Date: 2005
  11. By: Isamu Matsukawa (Musashi University)
    Abstract: This paper investigates the long-run effects of average revenue regulation on an electricity transmission monopolist who applies a two- part tariff comprising a variable congestion price and a non-negative fixed access fee. A binding constraint on the monopolistfs expected average revenue lowers the access fee, promotes transmission investment, and improves consumer surplus. In a case of any linear or log-linear electricity demand function with a positive probability that no congestion occurs, average revenue regulation is allocatively more efficient than a Coasian two-part tariff if a positive access fee under average revenue regulation is lower than that under a Coasian two-part tariff.
    Keywords: congestion pricing; electric power transmission; two-part tariff; average revenue regulation; Coasian two-part tariff
    JEL: L
    Date: 2005–12–19
  12. By: QIU-HONG WANG (National University of Singapore); KAI-LUNG HUI (National University of Singapore)
    Abstract: This study relaxes the conventional assumption in the literature of new product introduction that all consumers possess nothing at the beginning of the game. We generalize consumers’ utility function to a market in the presence of an installed base and characterize its specific properties pertaining to various market contexts with different consumer heterogeneity and technology improvement. In such a general setting, we investigate various feasible combinations of timing, pricing and product line strategies that the seller can employ in a two-period game for selling the new product to consumers with different purchase history and heterogeneous preference on product quality. Our subgame-perfect- equilibrium results suggest that other than the upgrade policy, the seller can maximize her profits via intertemporal price discrimination, or delayed introduction, or pooling pricing, depending on the characteristics of market structure and technology improvement. Without the concern about cost, social welfare directly depends on whether the seller can sustain her monopoly power facing the mutual cannibalization between the old and new products and the mutual arbitrage between the heterogeneous consumers.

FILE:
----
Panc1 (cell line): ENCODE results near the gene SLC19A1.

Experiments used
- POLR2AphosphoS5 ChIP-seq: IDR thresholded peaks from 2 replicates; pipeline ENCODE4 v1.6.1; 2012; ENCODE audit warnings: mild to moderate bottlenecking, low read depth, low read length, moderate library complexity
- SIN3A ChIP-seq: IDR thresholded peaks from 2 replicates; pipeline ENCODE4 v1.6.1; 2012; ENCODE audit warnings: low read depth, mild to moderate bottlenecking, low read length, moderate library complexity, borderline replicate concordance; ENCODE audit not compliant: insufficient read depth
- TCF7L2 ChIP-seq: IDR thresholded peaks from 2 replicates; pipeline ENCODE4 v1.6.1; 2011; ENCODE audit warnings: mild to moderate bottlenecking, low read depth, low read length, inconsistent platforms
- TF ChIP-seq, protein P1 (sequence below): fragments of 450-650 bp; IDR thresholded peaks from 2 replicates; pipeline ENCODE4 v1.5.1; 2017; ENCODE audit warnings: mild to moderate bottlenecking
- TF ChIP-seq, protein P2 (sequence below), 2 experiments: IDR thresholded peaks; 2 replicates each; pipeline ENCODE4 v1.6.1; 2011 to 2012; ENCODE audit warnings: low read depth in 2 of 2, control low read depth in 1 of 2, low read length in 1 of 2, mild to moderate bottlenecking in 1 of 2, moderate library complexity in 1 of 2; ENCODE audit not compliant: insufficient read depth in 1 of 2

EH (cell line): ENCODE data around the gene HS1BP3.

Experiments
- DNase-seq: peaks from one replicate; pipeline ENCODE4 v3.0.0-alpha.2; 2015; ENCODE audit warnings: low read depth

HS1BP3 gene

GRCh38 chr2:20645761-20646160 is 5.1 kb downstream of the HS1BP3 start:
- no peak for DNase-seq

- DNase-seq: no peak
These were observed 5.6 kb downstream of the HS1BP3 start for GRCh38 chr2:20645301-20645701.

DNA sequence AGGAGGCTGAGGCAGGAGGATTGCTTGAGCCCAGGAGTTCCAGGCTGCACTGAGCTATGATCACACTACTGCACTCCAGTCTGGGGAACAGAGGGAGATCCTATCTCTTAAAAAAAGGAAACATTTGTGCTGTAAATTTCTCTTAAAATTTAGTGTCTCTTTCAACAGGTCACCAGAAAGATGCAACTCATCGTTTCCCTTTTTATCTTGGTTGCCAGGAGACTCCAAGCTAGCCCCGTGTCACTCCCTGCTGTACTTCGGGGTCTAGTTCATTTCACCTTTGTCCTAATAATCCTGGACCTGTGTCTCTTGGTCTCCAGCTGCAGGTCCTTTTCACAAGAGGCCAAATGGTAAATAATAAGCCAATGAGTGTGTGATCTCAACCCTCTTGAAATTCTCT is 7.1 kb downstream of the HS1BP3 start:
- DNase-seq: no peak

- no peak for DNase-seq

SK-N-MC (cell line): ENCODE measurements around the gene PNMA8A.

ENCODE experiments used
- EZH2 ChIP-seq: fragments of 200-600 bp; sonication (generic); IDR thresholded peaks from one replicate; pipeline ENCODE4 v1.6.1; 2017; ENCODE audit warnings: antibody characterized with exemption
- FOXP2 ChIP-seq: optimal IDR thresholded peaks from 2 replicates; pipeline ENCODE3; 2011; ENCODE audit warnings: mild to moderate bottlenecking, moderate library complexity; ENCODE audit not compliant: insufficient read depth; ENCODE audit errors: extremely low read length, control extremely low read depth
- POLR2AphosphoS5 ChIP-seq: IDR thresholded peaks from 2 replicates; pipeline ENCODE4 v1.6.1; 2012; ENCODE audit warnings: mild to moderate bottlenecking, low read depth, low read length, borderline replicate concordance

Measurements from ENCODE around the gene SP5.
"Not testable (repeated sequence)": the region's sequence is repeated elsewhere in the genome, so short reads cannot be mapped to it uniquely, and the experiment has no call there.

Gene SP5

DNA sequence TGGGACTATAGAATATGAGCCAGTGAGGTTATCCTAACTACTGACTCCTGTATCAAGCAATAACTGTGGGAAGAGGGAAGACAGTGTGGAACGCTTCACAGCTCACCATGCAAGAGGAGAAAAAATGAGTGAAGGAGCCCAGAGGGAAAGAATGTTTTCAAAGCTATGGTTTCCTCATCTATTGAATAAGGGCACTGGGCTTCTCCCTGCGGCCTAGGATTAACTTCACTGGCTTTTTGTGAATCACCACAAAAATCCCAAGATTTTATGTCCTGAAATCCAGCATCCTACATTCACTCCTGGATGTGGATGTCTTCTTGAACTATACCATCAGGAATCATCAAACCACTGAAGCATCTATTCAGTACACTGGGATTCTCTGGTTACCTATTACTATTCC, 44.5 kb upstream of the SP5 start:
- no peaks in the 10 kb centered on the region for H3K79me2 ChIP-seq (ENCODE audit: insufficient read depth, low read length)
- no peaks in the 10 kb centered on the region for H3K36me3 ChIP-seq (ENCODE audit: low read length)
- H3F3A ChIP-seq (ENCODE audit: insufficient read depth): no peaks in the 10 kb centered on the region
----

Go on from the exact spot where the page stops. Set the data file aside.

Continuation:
Keywords: New product introduction, intertemporal price discrimination, delayed product introduction, installed base, upgrade policy
    JEL: L
    Date: 2005–12–19
  13. By: Natalia Melgar (Facultad de Ciencias Económicas, Universidad de la República); Laura Rovegno (Facultad de Ciencias Económicas, Universidad de la República)
    Abstract: The Competition Legislation in Uruguay is of recent date (2001), and since its approval the authority in charge of its application, the General Bureau of Commerce (Dirección General de Comercio) has carried out its first investigations. One of the most debated cases was the one of the bear market, where an agreement between Quinsa and AmBev (January 2003) meant the concentration of the 98% of the market. The investigation carried out by de DGC led to conclusion of no intervening in this case. In this paper we estimate a VAR model with representation as ECM, for the relevant variables of the market (estimating this way the price, income and cross elasticities). Based on this model we: 1) analyze the impact of this agreement between Quinsa and AmBev; and 2) discus the DGC’s decision.
    Date: 2004–05
  14. By: Matteo Bugamelli (Banca d’Italia); Roberto Tedeschi (Banca d’Italia)